County's MPs face seats shake-up

By Graham DinesPolitical EditorCLACTON and Witham would get their own MPs, while the North Essex constituency of shadow defence secretary Bernard Jenkin would disappear under a proposed shake-up of parliamentary constituencies.

By Graham Dines

Political Editor

CLACTON and Witham would get their own MPs, while the North Essex constituency of shadow defence secretary Bernard Jenkin would disappear under a proposed shake-up of parliamentary constituencies.

If Parliament gives the go-ahead, the changes compiled by the Boundary Commission would give Essex an extra MP and carve up Mr Jenkin's division between the new Clacton seat and a redrawn Harwich - ending a centuries-old link between the two towns.

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Harwich would include the town of that name plus Wivenhoe, Dedham, Great Tey, West Bergholt, Eight Ash Green, West Mersea, Brightlingsea and Alresford from North Essex.

Maldon and Chelmsford East would be redrawn, renamed Maldon, and would include Rettendon and South Hanningfield from Rayleigh and Stock and Margaretting and West Chelmsford.

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It would be a major blow to the Conservative MP Simon Burns. Not only would his West Chelmsford seat lose the solid Conservative territory of Stock and Margaretting, the rural areas of Boreham and Writtle would go into Saffron Walden, creating a Chelmsford seat vulnerable to the Liberal Democrats.

Braintree and Witham would be divided between two MPs. The Witham seat would take in Stanway from Colchester, Marks Tey from North Essex, Tolleshunt D'Arcy and Great Totham from Maldon, and Hatfield Peverel, Black Notley, Kelvedon, Silver End, Rivenhall as well as Witham town from the current Braintree seat.

To compensate, Braintree would be redrawn to include chunks of Saffron Walden including Yeldham, Halstead, and Bumpstead.

Braintree's Labour agent and secretary Peter Long doubted if the changes would go through unaltered.

“We will be consulting the other Labour constituency parties and seeking to alter what the Boundary Commission has proposed,” he said.

John Whittingdale, the Conservative MP for Maldon and Chelmsford East, anticipated many objections from constituents at the Boundary Commission's plan to divide the Maldon district between two MPs for the first time.

The Liberal Democrats believe the changes would give them a great chance of snatching the new Chelmsford seat.

West Chelmsford Conservative MP Simon Burns's only comment was he would study “very carefully” the plans.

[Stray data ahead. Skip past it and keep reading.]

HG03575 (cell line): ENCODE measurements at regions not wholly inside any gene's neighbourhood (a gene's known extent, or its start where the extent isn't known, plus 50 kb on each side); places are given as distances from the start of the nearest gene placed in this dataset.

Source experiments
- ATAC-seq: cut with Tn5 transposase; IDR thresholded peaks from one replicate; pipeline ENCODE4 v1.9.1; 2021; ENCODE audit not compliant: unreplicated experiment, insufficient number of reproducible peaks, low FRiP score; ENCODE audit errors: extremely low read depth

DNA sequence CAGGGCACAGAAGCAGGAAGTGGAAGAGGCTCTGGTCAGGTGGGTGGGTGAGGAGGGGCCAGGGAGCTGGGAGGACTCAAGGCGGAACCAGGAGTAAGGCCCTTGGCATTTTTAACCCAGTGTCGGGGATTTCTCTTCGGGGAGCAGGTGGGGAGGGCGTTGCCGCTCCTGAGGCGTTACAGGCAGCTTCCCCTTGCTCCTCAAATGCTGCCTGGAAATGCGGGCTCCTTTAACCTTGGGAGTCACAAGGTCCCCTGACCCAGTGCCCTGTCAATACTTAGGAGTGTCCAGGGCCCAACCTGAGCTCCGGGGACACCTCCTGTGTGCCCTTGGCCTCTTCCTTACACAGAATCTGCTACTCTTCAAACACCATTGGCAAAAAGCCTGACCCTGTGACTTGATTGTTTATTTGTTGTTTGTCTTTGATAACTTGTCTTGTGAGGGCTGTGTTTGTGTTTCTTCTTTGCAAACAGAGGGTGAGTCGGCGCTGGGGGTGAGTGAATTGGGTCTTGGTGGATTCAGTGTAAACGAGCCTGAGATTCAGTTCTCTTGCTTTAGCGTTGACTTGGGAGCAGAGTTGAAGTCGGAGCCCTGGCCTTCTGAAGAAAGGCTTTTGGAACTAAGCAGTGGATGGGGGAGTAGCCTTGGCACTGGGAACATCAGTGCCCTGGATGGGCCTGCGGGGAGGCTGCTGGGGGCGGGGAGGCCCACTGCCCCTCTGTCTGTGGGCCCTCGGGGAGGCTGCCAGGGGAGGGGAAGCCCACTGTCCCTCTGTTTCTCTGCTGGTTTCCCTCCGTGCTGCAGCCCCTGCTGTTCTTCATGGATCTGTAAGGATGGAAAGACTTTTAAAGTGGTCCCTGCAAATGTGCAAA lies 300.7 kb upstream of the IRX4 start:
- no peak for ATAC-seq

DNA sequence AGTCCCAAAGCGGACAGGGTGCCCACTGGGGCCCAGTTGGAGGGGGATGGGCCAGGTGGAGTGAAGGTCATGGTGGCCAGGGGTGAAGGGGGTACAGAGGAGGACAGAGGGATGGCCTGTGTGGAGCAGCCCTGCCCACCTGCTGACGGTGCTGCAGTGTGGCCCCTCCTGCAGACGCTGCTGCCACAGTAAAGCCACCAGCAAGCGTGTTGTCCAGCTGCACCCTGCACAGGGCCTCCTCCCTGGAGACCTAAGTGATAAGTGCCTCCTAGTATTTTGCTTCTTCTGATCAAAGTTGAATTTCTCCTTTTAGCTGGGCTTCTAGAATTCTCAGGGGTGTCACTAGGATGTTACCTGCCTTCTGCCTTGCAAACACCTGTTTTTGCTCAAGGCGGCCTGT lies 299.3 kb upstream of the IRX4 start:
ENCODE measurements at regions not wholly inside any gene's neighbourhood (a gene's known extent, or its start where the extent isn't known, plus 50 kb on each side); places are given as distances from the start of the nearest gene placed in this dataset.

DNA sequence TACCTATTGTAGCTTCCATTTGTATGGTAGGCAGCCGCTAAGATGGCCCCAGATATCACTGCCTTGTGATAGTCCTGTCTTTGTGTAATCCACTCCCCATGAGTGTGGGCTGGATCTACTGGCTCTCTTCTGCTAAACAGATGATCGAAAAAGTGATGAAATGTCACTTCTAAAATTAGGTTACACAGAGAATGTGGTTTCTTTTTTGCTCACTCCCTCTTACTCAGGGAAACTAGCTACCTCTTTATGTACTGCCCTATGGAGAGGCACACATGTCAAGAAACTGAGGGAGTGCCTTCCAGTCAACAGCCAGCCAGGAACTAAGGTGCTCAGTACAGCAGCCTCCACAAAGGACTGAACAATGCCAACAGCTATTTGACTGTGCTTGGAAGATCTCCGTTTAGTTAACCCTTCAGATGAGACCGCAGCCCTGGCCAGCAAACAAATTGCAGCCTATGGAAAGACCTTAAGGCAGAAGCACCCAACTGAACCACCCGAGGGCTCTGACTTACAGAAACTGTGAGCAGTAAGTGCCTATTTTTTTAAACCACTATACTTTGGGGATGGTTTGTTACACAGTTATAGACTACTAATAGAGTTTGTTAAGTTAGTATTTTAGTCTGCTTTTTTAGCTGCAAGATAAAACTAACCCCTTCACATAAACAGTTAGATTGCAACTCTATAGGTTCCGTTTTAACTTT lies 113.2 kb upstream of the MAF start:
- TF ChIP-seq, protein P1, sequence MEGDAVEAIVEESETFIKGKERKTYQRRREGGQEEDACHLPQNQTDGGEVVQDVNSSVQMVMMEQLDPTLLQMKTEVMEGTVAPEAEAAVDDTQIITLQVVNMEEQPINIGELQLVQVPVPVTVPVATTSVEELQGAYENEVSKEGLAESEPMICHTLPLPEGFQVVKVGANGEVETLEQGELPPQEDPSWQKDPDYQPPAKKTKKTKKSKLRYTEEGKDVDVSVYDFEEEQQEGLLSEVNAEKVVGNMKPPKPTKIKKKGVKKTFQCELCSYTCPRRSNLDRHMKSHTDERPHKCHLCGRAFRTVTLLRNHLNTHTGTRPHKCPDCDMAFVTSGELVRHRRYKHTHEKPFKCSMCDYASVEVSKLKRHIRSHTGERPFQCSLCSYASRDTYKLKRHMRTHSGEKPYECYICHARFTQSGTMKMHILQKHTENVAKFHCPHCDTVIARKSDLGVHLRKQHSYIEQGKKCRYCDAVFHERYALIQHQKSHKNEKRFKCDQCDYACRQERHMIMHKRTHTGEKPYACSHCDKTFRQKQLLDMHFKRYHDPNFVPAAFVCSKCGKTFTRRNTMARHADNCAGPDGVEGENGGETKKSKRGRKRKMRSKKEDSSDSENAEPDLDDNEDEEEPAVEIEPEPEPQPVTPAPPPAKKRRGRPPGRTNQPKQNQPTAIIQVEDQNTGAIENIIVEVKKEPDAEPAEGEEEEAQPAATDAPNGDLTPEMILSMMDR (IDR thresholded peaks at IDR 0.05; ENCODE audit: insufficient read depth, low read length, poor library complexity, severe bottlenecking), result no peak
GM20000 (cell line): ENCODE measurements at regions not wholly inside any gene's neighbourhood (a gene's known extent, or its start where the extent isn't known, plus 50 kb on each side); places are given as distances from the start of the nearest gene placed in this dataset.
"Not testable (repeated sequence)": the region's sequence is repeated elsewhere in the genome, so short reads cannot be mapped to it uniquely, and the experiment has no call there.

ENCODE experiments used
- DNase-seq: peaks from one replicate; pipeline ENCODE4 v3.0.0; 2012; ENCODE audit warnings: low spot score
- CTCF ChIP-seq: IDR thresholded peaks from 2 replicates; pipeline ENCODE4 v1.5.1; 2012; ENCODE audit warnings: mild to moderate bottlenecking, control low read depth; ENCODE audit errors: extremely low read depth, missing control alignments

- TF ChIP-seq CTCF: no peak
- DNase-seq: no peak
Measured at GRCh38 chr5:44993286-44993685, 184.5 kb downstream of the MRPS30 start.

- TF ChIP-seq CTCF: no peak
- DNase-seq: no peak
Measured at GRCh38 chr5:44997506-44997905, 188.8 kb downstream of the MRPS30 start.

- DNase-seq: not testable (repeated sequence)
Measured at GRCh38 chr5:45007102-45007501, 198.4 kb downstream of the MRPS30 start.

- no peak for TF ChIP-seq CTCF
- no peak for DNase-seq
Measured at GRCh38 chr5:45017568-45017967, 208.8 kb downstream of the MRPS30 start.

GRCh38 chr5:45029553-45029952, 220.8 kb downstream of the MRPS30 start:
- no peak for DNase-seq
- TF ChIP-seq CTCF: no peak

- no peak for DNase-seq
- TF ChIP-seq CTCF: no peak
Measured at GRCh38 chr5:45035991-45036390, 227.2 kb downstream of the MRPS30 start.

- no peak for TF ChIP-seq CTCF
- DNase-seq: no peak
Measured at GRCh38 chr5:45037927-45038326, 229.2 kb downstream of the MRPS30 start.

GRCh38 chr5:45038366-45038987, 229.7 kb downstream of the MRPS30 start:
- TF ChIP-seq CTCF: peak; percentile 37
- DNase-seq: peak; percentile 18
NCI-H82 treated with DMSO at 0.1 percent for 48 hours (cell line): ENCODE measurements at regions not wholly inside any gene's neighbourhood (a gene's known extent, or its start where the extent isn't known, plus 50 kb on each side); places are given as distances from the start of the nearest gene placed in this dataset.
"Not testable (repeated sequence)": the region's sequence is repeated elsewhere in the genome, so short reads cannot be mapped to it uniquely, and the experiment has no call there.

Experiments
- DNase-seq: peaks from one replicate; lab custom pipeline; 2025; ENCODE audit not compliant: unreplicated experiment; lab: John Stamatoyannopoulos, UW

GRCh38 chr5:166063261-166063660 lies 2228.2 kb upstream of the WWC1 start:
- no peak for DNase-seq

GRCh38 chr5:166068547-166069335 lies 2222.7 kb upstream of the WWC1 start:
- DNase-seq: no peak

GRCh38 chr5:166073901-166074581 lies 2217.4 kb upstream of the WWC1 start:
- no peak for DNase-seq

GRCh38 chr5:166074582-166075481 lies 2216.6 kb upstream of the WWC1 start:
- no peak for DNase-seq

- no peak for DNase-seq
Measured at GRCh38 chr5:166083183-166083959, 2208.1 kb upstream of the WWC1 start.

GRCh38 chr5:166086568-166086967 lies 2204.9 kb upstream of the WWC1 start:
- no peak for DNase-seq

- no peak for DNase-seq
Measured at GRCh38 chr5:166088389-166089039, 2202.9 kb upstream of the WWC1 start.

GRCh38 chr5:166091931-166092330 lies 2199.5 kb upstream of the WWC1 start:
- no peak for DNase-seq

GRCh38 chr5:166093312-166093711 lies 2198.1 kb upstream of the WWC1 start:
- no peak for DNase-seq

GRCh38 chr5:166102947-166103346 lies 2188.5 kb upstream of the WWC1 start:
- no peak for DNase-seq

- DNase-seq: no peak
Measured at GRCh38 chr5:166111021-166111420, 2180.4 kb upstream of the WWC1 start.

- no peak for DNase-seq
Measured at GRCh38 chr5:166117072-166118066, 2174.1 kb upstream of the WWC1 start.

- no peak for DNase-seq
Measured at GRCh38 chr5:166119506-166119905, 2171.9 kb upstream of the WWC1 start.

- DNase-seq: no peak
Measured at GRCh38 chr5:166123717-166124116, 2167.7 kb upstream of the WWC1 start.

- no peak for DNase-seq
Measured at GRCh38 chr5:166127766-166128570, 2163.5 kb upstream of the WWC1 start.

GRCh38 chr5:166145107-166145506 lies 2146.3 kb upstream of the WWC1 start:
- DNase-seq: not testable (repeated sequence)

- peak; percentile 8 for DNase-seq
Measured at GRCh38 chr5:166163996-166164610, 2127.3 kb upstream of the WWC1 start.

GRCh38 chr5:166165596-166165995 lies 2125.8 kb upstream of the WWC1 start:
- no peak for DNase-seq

Although the changes would not come into force until the General Election after next - which might not be until June 2011 if both this and the next parliaments run their full five-year courses - the Boundary Commission has allowed just six weeks for public consultation. A public inquiry is expected to open in Chelmsford later in the year,

The wholesale redrawing of the Essex political map has been made necessary because of the population explosion in the county.

Colchester Liberal Democrat MP Bob Russell said his seat would now match exactly the boundaries of the borough of Colchester which existed before local government reform in 1974.

“The loss of Stanway will hurt the Liberal Democrats more than Labour and the Tories, but I do not think it will affect the overall ability of the Lib Dems to win,” said Mr Russell, who has been Colchester's MP since the last boundary change created the seat in 1997.

In Suffolk, the Boundary Commission has already announced it wants both Great and Little Whelnetham, near Bury St Edmunds, out of the Bury constituency - which is represented by Conservative MP David Ruffley.

It wants the villages to become part of the West Suffolk seat, which is centred around Newmarket, Mildenhall and Brandon and is represented by fellow Conservative MP Richard Spring.

The two communities are linked with neighbouring Horringer, part of the West Suffolk constituency, as a single ward in the borough of St Edmundsbury.

The Boundary Commission has proposed the changes because it dislikes the idea of wards being divided between constituencies.

But dozens of angry villagers have joined forces with politicians of various colours to voice their concerns at the “ludicrous” proposals, and the Boundary Commission will this summer hold a public inquiry into the plans in Ipswich.

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